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Representatives sound off on auto bailout

Campbell says industry needs to ‘take a haircut,’ while Rohrabacher says the company should suffer consequences.

December 11, 2008|By Michael Alexander

As the debate over a $14-billion auto industry bailout moved from the House of Representatives to the Senate, where the bill died Thursday night, local members of Congress had to watch the vote from the sidelines. But that doesn’t mean they lack opinions on the subject.

Neither Reps. Dana Rohrabacher nor John Campbell voted on the bill, each for different reasons.

Campbell said he had abstained from voting on the package because of his 25 years in the auto industry and because the tenant on property Campbell owns is a subsidiary of GM, and he would not directly comment on the bill. But he offered his take on the companies’ troubles.

American automakers are stuck in a mentality where they care more about selling the most cars than making a profit, Campbell said. Bailout or no bailout, he said they are going to have to shrink — painfully.

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“Some of the lenders are going to have to take a haircut,” he said. “The unions are going to have to take a haircut. Their dealer body is going to shrink. Some of the dealers have to close.”

That sounds ugly, he said. But it’s a lot better than total collapse.

“They need to make money with less volume,” he said. “People are going to have to lose their jobs… But if you lose 100,000 jobs and save a million, you’re still ahead.”

Rohrabacher, aides said, was out of the country on House Foreign Affairs Committee business, and couldn’t return in time for the vote. But he sent back sharp criticism of the package, saying the government needed to let the Big Three suffer the consequences of their own actions.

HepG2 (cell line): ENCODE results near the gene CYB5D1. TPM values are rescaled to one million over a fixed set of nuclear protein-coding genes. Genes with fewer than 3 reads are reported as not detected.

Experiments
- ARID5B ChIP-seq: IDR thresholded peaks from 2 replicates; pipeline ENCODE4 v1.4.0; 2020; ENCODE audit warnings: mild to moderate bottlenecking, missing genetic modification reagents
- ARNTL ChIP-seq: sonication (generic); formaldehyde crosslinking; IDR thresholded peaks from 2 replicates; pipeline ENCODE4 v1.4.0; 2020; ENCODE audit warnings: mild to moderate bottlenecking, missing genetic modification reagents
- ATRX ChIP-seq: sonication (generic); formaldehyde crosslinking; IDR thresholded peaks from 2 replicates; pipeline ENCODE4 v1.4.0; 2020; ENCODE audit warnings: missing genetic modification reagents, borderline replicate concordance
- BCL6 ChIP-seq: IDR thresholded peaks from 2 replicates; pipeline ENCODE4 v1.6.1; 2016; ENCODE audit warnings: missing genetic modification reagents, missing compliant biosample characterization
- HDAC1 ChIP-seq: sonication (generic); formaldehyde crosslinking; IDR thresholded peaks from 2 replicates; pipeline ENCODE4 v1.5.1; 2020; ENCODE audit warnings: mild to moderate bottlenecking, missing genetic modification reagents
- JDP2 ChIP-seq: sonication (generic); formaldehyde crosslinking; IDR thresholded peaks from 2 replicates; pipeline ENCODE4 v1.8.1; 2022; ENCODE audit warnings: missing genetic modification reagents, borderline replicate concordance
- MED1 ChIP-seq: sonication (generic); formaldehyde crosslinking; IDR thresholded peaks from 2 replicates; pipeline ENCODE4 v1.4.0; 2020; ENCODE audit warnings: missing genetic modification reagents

“There are many small businesses going bankrupt in our country that have made fewer bad business decisions than our big auto manufacturers and no one is bailing them out,” Rohrabacher said in a statement released to the media. “Again, if something is too big to fail, it’s too big.”

Unions and U.S. car companies shouldn’t be saved from their own mistakes, he said.

“The automobile manufacturers and unions have made poor decisions that have prevented them from being internationally competitive; therefore, I do not think they deserve special treatment,” he said. “They are responsible for the consequences of their own actions in a tough economy, not the American taxpayer.”

Weak car sales, fewer even than the number of old cars being scrapped, are hurting the whole economy, Campbell said. Any future financial stimulus package is going to have to face that along with the housing collapse, he said.

“You have to encourage the purchase of homes and cars,” he said. “Those two things are dragging everything else in the economy down. I think if you do that, we find a bottom in this whole economy and we start to recover everywhere. If we stay at this 10 million [new cars sold a year] car market for another 18 months, you can even talk about Honda going into bankruptcy.”


MICHAEL ALEXANDER may be reached at (714) 966-4618 or at michael.alexander@latimes.com.

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